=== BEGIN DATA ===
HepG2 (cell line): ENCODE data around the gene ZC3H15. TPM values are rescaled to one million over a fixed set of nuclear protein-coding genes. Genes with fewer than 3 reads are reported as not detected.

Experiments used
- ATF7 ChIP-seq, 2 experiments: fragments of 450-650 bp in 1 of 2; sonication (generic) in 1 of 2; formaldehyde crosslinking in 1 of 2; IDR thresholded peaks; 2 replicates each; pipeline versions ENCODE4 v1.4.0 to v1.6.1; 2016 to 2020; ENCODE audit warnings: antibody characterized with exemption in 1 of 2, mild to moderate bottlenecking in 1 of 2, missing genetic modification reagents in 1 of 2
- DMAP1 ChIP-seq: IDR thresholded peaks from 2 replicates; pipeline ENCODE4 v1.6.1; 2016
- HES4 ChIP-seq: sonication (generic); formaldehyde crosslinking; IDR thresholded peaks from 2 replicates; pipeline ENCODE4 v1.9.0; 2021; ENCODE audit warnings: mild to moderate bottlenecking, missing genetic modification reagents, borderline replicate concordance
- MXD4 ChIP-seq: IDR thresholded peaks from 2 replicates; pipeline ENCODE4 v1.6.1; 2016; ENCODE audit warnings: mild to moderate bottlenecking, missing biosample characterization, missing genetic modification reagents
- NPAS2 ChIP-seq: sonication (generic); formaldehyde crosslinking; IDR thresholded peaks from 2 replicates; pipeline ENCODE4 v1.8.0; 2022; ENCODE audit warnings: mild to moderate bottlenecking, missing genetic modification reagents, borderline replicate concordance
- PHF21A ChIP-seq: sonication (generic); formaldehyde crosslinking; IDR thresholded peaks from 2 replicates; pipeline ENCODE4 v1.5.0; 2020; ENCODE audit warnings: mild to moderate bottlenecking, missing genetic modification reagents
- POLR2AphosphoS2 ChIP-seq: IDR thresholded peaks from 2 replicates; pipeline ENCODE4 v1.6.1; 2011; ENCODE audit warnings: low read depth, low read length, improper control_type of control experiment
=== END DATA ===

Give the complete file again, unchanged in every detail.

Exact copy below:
HepG2 (cell line): ENCODE data around the gene ZC3H15. TPM values are rescaled to one million over a fixed set of nuclear protein-coding genes. Genes with fewer than 3 reads are reported as not detected.

Experiments used
- ATF7 ChIP-seq, 2 experiments: fragments of 450-650 bp in 1 of 2; sonication (generic) in 1 of 2; formaldehyde crosslinking in 1 of 2; IDR thresholded peaks; 2 replicates each; pipeline versions ENCODE4 v1.4.0 to v1.6.1; 2016 to 2020; ENCODE audit warnings: antibody characterized with exemption in 1 of 2, mild to moderate bottlenecking in 1 of 2, missing genetic modification reagents in 1 of 2
- DMAP1 ChIP-seq: IDR thresholded peaks from 2 replicates; pipeline ENCODE4 v1.6.1; 2016
- HES4 ChIP-seq: sonication (generic); formaldehyde crosslinking; IDR thresholded peaks from 2 replicates; pipeline ENCODE4 v1.9.0; 2021; ENCODE audit warnings: mild to moderate bottlenecking, missing genetic modification reagents, borderline replicate concordance
- MXD4 ChIP-seq: IDR thresholded peaks from 2 replicates; pipeline ENCODE4 v1.6.1; 2016; ENCODE audit warnings: mild to moderate bottlenecking, missing biosample characterization, missing genetic modification reagents
- NPAS2 ChIP-seq: sonication (generic); formaldehyde crosslinking; IDR thresholded peaks from 2 replicates; pipeline ENCODE4 v1.8.0; 2022; ENCODE audit warnings: mild to moderate bottlenecking, missing genetic modification reagents, borderline replicate concordance
- PHF21A ChIP-seq: sonication (generic); formaldehyde crosslinking; IDR thresholded peaks from 2 replicates; pipeline ENCODE4 v1.5.0; 2020; ENCODE audit warnings: mild to moderate bottlenecking, missing genetic modification reagents
- POLR2AphosphoS2 ChIP-seq: IDR thresholded peaks from 2 replicates; pipeline ENCODE4 v1.6.1; 2011; ENCODE audit warnings: low read depth, low read length, improper control_type of control experiment